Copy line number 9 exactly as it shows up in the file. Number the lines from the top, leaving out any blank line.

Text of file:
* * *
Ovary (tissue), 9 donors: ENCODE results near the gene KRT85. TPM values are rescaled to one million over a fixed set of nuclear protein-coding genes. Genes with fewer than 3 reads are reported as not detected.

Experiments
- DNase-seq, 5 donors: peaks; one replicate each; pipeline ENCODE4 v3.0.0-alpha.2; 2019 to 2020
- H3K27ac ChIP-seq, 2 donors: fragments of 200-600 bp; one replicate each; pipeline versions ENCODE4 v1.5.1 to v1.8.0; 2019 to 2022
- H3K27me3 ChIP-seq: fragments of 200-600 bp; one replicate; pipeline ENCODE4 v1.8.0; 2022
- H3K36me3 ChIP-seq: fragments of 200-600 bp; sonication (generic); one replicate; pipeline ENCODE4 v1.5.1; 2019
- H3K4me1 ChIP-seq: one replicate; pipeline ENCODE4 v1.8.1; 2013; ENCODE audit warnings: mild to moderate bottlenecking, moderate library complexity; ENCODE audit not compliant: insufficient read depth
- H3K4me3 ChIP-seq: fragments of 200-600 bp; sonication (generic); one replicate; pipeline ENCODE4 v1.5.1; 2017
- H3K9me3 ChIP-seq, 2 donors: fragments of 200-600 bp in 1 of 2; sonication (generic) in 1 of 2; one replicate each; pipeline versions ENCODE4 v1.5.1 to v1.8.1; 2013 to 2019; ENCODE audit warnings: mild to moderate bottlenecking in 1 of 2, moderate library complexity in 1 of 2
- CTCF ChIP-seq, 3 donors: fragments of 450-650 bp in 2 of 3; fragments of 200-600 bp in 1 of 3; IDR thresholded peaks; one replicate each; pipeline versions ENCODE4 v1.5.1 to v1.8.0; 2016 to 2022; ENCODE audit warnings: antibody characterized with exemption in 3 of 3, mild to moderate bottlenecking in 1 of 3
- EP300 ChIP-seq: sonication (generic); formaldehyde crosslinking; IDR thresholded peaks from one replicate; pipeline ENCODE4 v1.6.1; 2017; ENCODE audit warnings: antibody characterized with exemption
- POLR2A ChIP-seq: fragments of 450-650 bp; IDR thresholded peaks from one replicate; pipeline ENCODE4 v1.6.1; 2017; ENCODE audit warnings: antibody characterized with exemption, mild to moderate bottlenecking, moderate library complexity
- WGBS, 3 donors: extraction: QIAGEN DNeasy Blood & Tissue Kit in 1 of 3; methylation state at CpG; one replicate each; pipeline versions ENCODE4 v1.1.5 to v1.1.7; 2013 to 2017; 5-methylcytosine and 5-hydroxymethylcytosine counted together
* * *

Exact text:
- H3K9me3 ChIP-seq, 2 donors: fragments of 200-600 bp in 1 of 2; sonication (generic) in 1 of 2; one replicate each; pipeline versions ENCODE4 v1.5.1 to v1.8.1; 2013 to 2019; ENCODE audit warnings: mild to moderate bottlenecking in 1 of 2, moderate library complexity in 1 of 2